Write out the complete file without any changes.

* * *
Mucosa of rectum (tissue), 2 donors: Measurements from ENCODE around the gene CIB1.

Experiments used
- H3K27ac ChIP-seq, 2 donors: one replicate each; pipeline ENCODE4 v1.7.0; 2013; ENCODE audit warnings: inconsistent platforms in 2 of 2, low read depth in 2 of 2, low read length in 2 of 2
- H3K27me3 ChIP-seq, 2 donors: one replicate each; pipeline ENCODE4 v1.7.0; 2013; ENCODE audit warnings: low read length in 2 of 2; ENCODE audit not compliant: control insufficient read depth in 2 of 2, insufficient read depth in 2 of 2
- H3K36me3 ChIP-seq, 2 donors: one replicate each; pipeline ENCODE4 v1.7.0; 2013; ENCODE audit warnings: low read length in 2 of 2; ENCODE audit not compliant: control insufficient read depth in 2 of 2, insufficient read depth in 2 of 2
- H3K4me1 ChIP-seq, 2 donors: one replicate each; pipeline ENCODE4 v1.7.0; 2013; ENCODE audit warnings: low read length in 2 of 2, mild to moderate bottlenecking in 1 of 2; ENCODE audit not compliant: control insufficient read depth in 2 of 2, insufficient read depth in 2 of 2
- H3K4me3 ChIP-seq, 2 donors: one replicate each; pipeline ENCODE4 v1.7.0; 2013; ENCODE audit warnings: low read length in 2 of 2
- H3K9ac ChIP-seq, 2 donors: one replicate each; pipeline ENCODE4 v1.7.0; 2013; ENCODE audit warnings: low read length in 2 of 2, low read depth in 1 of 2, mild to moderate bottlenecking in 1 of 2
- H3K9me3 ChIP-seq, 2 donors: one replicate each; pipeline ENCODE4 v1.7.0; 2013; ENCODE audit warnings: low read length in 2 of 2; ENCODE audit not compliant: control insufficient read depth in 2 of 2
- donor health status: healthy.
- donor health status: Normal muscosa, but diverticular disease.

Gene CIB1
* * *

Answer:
Mucosa of rectum (tissue), 2 donors: Measurements from ENCODE around the gene CIB1.

Experiments used
- H3K27ac ChIP-seq, 2 donors: one replicate each; pipeline ENCODE4 v1.7.0; 2013; ENCODE audit warnings: inconsistent platforms in 2 of 2, low read depth in 2 of 2, low read length in 2 of 2
- H3K27me3 ChIP-seq, 2 donors: one replicate each; pipeline ENCODE4 v1.7.0; 2013; ENCODE audit warnings: low read length in 2 of 2; ENCODE audit not compliant: control insufficient read depth in 2 of 2, insufficient read depth in 2 of 2
- H3K36me3 ChIP-seq, 2 donors: one replicate each; pipeline ENCODE4 v1.7.0; 2013; ENCODE audit warnings: low read length in 2 of 2; ENCODE audit not compliant: control insufficient read depth in 2 of 2, insufficient read depth in 2 of 2
- H3K4me1 ChIP-seq, 2 donors: one replicate each; pipeline ENCODE4 v1.7.0; 2013; ENCODE audit warnings: low read length in 2 of 2, mild to moderate bottlenecking in 1 of 2; ENCODE audit not compliant: control insufficient read depth in 2 of 2, insufficient read depth in 2 of 2
- H3K4me3 ChIP-seq, 2 donors: one replicate each; pipeline ENCODE4 v1.7.0; 2013; ENCODE audit warnings: low read length in 2 of 2
- H3K9ac ChIP-seq, 2 donors: one replicate each; pipeline ENCODE4 v1.7.0; 2013; ENCODE audit warnings: low read length in 2 of 2, low read depth in 1 of 2, mild to moderate bottlenecking in 1 of 2
- H3K9me3 ChIP-seq, 2 donors: one replicate each; pipeline ENCODE4 v1.7.0; 2013; ENCODE audit warnings: low read length in 2 of 2; ENCODE audit not compliant: control insufficient read depth in 2 of 2
- donor health status: healthy.
- donor health status: Normal muscosa, but diverticular disease.

Gene CIB1